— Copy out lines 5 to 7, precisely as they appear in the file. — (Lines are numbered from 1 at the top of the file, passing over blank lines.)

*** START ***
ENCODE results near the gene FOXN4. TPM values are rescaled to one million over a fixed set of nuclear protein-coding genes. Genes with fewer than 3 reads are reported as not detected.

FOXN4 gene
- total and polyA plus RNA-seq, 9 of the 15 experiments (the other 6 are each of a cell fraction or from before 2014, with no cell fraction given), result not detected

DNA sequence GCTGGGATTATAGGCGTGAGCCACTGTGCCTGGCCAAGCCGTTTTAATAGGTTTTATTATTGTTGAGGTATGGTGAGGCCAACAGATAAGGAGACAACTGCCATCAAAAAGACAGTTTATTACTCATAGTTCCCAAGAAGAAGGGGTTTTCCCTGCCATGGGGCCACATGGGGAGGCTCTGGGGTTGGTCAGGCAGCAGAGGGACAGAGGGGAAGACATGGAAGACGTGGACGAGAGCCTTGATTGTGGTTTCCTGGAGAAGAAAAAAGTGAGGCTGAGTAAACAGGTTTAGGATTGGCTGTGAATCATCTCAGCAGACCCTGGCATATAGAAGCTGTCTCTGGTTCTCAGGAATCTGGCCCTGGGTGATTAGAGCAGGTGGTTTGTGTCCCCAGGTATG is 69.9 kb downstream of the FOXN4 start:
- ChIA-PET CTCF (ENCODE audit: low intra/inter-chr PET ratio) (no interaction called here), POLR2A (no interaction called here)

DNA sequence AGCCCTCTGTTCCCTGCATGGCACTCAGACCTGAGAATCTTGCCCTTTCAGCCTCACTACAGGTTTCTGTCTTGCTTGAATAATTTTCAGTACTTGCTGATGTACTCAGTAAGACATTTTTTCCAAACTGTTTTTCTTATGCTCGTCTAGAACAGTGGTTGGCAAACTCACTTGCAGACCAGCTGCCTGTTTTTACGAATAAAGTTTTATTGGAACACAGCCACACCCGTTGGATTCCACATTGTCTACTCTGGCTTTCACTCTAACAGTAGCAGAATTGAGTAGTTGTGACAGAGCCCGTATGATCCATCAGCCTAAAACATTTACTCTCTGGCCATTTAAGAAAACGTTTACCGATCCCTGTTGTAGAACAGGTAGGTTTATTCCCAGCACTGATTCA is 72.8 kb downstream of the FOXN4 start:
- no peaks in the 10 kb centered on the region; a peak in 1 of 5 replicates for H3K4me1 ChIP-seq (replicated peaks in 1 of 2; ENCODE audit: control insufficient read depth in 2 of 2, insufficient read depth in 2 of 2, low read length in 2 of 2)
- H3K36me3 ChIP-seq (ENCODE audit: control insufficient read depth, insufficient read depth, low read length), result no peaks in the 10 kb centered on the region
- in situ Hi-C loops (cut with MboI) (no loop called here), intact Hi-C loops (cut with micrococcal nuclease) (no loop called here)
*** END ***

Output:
- ChIA-PET CTCF (ENCODE audit: low intra/inter-chr PET ratio) (no interaction called here), POLR2A (no interaction called here)

DNA sequence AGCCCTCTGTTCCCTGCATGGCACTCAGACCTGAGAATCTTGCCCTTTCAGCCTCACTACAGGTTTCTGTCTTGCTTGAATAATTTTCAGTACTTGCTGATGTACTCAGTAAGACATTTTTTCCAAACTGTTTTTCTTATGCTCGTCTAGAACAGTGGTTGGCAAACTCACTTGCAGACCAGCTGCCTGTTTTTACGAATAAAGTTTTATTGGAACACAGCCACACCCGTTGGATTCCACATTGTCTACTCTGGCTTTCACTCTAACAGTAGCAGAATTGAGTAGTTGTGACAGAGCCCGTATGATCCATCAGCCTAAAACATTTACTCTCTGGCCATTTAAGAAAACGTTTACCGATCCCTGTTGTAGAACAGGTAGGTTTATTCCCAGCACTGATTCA is 72.8 kb downstream of the FOXN4 start:
- no peaks in the 10 kb centered on the region; a peak in 1 of 5 replicates for H3K4me1 ChIP-seq (replicated peaks in 1 of 2; ENCODE audit: control insufficient read depth in 2 of 2, insufficient read depth in 2 of 2, low read length in 2 of 2)